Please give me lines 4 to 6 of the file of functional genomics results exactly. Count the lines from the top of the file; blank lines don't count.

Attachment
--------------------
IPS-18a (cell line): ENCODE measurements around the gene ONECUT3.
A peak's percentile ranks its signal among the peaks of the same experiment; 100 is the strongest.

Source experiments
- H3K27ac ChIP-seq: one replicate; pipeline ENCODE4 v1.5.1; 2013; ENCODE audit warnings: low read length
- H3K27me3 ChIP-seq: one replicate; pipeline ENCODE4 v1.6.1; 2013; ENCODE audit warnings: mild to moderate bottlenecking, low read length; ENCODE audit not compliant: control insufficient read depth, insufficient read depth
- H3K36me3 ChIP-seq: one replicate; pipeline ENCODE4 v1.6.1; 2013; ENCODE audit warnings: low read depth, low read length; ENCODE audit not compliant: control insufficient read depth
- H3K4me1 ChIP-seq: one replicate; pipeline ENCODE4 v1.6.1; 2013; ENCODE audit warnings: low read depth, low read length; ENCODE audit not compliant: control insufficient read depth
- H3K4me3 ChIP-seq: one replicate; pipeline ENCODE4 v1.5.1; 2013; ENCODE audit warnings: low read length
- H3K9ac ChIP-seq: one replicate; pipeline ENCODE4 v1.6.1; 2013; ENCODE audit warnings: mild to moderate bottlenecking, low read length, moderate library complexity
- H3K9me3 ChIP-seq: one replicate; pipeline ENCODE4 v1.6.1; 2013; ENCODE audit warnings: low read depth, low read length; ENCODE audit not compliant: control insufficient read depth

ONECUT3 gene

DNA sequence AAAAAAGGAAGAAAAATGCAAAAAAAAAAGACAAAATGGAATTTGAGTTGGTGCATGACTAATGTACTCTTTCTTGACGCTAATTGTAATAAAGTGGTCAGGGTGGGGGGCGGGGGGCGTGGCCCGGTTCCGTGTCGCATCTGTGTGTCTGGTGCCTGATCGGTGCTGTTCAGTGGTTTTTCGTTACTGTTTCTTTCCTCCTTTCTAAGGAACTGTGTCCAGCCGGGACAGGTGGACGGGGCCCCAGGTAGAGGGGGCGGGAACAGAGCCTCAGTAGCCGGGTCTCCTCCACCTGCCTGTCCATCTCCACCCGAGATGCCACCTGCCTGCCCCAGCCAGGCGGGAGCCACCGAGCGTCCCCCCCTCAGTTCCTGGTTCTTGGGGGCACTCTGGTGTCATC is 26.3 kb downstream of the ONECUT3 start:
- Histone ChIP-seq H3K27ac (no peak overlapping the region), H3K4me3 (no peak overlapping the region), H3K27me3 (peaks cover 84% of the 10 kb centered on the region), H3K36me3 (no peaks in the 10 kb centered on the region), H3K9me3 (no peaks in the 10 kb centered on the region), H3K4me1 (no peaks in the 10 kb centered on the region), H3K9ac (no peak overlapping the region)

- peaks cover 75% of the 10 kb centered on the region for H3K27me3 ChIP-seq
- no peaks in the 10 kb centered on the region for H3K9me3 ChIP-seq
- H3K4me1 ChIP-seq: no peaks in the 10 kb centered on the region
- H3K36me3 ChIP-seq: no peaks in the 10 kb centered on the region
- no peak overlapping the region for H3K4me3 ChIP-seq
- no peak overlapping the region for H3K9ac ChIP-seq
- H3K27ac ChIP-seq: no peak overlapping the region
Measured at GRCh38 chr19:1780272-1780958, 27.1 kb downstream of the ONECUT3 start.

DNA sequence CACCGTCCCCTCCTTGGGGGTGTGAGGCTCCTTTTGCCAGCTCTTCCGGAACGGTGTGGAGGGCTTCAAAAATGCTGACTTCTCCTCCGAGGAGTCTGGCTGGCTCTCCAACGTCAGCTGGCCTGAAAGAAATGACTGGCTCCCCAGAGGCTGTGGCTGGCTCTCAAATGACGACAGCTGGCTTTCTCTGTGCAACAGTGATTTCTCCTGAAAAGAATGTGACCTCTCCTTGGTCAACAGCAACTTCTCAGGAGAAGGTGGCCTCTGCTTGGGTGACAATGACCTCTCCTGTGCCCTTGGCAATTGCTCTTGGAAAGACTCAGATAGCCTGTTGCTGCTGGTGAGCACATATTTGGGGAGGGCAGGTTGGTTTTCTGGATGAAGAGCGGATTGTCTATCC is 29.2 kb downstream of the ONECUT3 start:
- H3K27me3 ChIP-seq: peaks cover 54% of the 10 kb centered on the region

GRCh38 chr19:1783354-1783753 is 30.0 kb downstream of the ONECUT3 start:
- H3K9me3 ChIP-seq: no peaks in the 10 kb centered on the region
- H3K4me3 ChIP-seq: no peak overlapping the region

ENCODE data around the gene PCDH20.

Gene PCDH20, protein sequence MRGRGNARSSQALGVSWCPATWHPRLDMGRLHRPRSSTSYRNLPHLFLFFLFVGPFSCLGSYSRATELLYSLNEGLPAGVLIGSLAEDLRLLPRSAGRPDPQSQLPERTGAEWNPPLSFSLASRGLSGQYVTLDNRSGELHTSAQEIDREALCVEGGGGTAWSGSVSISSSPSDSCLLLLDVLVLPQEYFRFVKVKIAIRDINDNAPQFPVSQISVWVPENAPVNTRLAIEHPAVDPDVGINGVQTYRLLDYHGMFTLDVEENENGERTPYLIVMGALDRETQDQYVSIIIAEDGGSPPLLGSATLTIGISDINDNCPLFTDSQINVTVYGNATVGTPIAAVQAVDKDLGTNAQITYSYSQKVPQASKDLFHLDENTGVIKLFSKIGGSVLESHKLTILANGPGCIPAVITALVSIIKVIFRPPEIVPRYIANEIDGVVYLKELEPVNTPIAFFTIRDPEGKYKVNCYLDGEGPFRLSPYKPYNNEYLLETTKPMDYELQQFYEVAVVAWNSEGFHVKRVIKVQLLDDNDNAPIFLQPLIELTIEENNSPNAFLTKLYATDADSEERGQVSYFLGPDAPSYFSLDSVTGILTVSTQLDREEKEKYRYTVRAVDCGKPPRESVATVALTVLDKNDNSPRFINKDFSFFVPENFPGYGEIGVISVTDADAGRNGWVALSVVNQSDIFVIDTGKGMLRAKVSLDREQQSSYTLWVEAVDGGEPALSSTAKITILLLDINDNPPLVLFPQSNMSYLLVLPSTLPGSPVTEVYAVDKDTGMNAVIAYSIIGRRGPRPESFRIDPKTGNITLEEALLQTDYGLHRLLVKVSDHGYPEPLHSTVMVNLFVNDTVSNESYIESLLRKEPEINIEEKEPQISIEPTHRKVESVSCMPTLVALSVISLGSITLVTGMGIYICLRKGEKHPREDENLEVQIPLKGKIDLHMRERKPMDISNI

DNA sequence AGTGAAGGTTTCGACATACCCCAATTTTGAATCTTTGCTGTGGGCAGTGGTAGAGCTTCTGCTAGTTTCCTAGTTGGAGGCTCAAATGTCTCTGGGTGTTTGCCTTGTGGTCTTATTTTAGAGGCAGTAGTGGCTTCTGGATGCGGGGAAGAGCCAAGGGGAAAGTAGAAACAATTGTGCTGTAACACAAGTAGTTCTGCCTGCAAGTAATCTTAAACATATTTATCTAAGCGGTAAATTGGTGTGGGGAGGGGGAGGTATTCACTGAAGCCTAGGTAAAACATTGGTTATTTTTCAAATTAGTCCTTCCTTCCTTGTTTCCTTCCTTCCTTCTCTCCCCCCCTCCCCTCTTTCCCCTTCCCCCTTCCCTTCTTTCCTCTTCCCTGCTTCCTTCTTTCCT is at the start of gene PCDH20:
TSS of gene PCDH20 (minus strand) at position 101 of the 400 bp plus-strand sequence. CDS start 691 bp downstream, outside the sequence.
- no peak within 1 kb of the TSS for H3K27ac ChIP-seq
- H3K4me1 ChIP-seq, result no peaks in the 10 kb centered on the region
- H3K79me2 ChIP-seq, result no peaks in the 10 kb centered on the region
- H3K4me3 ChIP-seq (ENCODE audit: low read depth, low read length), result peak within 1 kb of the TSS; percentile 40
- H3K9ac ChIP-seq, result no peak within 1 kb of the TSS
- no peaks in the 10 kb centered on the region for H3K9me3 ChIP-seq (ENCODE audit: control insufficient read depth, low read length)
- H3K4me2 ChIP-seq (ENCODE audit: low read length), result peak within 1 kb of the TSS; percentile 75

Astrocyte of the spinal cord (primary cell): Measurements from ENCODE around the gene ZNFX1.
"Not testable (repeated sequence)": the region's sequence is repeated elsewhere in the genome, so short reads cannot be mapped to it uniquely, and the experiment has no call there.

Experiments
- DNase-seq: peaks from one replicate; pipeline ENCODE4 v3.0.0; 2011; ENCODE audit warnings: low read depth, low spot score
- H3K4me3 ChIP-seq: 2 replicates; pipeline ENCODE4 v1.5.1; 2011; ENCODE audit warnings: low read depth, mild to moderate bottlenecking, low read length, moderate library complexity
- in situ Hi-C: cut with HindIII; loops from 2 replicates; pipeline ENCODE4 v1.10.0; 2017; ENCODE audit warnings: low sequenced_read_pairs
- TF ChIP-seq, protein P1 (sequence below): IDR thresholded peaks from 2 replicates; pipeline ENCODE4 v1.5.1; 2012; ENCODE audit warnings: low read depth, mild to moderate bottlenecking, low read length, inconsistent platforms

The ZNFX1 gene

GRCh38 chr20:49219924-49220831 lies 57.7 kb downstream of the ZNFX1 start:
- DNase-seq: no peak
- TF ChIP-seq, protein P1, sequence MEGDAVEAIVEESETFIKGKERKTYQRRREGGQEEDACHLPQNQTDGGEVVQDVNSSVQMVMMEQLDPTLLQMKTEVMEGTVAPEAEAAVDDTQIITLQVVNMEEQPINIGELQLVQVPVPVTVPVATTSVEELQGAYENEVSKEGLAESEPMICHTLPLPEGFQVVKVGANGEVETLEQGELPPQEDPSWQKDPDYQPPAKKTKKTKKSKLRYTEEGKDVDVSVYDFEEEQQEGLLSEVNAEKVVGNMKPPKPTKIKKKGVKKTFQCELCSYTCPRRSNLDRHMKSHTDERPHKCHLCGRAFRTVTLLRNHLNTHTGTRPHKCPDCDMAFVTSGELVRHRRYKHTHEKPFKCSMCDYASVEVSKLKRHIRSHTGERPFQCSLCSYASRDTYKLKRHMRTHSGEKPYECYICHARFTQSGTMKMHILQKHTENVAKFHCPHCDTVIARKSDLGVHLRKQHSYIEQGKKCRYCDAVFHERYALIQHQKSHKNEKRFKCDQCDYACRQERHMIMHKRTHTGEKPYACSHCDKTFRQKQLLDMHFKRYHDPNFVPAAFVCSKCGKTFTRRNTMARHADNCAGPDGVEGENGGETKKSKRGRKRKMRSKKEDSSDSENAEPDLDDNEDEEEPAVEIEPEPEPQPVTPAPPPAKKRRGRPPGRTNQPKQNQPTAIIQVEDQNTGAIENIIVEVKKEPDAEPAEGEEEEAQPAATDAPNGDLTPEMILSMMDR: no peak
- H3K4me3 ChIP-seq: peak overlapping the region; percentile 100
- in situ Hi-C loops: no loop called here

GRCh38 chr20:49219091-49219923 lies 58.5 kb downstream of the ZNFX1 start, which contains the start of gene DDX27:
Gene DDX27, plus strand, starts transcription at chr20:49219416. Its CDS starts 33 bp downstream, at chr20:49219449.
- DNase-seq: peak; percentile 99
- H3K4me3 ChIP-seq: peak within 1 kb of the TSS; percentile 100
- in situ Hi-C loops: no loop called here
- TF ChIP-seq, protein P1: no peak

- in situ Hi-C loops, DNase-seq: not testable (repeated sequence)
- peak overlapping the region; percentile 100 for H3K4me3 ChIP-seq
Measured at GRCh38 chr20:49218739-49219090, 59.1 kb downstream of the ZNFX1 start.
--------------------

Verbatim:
- H3K27ac ChIP-seq: one replicate; pipeline ENCODE4 v1.5.1; 2013; ENCODE audit warnings: low read length
- H3K27me3 ChIP-seq: one replicate; pipeline ENCODE4 v1.6.1; 2013; ENCODE audit warnings: mild to moderate bottlenecking, low read length; ENCODE audit not compliant: control insufficient read depth, insufficient read depth
- H3K36me3 ChIP-seq: one replicate; pipeline ENCODE4 v1.6.1; 2013; ENCODE audit warnings: low read depth, low read length; ENCODE audit not compliant: control insufficient read depth